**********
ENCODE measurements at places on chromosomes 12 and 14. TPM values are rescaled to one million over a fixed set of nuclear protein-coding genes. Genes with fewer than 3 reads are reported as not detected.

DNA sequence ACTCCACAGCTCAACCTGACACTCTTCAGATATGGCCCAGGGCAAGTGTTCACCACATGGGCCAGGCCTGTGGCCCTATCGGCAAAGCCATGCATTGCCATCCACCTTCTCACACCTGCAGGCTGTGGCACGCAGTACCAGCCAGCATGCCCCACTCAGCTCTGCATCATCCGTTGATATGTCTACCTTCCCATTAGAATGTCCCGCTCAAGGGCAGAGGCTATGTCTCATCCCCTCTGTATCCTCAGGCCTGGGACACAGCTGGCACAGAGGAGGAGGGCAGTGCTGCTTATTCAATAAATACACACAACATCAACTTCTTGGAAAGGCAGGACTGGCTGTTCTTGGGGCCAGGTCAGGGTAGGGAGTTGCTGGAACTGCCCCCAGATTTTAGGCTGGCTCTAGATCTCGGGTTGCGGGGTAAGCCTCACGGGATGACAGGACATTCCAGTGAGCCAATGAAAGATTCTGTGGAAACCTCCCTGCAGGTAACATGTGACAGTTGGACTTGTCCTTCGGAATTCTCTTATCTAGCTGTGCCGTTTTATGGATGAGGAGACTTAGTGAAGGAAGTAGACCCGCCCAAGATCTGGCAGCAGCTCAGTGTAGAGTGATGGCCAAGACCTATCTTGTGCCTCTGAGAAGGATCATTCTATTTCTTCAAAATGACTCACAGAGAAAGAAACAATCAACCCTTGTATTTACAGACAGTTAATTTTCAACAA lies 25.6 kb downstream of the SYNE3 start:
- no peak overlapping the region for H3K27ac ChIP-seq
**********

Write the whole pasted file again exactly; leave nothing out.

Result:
ENCODE measurements at places on chromosomes 12 and 14. TPM values are rescaled to one million over a fixed set of nuclear protein-coding genes. Genes with fewer than 3 reads are reported as not detected.

DNA sequence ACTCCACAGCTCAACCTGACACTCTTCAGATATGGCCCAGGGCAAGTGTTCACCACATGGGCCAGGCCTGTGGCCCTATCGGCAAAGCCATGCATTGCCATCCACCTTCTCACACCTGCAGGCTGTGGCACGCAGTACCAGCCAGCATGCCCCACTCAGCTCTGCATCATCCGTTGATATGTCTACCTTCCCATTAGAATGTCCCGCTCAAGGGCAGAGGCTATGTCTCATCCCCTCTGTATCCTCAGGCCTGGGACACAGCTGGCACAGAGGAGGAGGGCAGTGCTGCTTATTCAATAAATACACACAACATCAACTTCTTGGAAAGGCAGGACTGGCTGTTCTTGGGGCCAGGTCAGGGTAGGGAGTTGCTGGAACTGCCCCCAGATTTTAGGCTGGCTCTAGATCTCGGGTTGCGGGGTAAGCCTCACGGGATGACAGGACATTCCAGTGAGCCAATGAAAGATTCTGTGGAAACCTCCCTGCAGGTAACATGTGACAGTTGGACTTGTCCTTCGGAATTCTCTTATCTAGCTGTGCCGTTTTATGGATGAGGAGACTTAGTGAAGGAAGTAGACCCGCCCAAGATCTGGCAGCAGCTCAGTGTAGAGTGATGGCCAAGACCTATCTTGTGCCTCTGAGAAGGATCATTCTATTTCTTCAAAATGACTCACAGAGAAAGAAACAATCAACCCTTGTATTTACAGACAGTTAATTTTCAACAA lies 25.6 kb downstream of the SYNE3 start:
- no peak overlapping the region for H3K27ac ChIP-seq